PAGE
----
Sudanese authorities on Saturday charged one of the country's most prominent opposition leaders with offenses against the state. Hassan al-Turabi is to be tried before a state security court.

It's the second time in three years that Hassan al-Turabi has been detained by the Sudanese government, but it's the first time he's been charged with a criminal act, in this case incitement to sedition, sabotage hatred of the state and undermining the government.

Mr. al-Turabi, who heads Sudan's Islamist Popular Congress, was among some 30 people arrested earlier this week, including opposition party members and military officers suspected of targeting an oil refinery and a power-generating station in Khartoum, Sudan's capital.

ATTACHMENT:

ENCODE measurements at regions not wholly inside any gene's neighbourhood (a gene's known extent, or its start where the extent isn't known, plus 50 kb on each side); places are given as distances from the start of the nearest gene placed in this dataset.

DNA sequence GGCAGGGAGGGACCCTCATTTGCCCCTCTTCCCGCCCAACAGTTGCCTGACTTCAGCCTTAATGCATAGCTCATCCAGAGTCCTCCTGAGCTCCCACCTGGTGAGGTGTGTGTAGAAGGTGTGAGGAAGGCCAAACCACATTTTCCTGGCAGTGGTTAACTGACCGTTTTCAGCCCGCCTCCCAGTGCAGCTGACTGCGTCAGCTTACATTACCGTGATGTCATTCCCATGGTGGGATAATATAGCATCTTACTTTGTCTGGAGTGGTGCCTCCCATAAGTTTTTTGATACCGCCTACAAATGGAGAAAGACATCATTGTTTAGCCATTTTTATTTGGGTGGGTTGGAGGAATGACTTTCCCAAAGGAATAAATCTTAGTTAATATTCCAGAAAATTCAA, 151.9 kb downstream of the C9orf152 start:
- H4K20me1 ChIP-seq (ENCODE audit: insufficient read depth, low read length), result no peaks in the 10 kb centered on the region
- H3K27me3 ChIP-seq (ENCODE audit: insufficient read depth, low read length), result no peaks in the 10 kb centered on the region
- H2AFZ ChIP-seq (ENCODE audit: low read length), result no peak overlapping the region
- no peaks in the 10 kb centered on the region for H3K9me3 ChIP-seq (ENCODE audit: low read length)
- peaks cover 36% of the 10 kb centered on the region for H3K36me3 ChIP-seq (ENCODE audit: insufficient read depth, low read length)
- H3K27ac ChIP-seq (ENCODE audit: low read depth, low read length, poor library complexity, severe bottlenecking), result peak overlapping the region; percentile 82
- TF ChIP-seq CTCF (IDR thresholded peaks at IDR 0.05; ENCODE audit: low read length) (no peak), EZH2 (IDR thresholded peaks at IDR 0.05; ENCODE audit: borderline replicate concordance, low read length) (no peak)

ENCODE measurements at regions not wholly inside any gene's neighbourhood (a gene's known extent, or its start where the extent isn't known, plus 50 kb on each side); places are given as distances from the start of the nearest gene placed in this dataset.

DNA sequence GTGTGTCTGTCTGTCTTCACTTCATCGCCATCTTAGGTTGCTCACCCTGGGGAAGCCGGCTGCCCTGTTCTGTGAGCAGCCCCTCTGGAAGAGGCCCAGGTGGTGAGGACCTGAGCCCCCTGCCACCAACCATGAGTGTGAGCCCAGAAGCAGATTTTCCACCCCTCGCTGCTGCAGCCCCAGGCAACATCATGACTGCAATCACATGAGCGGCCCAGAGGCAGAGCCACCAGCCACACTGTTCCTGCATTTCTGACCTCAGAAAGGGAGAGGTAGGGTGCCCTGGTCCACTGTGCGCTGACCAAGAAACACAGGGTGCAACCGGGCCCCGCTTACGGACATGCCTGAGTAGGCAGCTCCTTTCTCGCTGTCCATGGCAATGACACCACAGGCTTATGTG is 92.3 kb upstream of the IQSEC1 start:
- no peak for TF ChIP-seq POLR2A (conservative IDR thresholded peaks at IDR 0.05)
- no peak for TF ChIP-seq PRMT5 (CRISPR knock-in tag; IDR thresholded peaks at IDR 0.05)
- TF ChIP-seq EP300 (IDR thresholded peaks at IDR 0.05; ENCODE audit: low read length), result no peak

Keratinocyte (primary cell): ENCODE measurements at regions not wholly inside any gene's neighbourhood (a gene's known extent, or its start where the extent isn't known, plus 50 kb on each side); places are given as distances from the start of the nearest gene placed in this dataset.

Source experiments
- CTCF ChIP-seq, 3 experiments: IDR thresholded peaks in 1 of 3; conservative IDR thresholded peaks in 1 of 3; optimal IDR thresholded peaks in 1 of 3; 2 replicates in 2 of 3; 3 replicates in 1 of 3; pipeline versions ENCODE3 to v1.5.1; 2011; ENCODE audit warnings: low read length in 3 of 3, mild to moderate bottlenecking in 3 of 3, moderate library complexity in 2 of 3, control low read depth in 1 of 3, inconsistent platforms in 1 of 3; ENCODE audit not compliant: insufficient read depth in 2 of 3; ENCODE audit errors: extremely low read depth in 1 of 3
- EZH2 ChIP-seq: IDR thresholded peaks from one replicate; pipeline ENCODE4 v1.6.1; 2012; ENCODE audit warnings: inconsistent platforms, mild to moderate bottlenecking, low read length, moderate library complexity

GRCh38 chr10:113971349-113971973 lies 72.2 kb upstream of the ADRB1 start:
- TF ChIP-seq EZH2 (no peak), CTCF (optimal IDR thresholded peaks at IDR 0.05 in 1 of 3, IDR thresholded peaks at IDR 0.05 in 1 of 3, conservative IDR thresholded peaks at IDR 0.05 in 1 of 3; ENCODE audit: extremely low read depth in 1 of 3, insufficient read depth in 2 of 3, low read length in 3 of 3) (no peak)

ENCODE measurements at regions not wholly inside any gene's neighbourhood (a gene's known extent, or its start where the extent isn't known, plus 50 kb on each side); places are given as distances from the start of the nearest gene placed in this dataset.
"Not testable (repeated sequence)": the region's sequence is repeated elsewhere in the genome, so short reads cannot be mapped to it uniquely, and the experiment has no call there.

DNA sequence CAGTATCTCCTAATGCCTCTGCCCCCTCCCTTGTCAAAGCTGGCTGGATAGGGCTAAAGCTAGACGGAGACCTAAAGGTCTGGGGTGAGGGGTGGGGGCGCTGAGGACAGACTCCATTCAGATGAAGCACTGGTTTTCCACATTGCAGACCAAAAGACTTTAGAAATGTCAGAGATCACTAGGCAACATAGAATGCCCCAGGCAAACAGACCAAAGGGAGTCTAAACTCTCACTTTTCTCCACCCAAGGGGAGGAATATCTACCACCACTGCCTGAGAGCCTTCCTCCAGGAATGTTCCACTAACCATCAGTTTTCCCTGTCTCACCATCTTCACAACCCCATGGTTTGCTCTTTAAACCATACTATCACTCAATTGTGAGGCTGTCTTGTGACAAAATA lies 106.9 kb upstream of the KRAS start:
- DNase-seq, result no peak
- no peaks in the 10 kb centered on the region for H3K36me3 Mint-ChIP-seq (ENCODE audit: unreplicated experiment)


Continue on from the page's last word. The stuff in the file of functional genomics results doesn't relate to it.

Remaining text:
He was charged in connection with the coup plot after a high-ranking military official, interrogated by authorities, allegedly divulged details of a plan to assassinate leading government ministers. Defense Minister Bakri Hassan Salih said the group was only a few days away from carrying out its plot.

The Popular Congress denies involvement in a coup plot.

The arrests and alleged coup plot comes as Sudan tries to hammer out a peace deal with the country's main rebel group, the Sudan People's Liberation Army, which controls much of the southern region.

The on-again-off-again peace negotiations now under way in Naivasha, Kenya, are bogged down in disagreements over a plan to share the country's vast oil wealth. The peace talks are also being overshadowed by the continuing violence in Sudan's western Darfur region.

Al-Turabi, an Islamic fundamentalist, was once a close ally of Sudan's President Omar Hassan al-Bashir, who seized power in 1989. But since then has become one of the harshest critics of al-Bashir's rule.

He is also a frequent critic of the United States, describing it as the incarnation of the devil.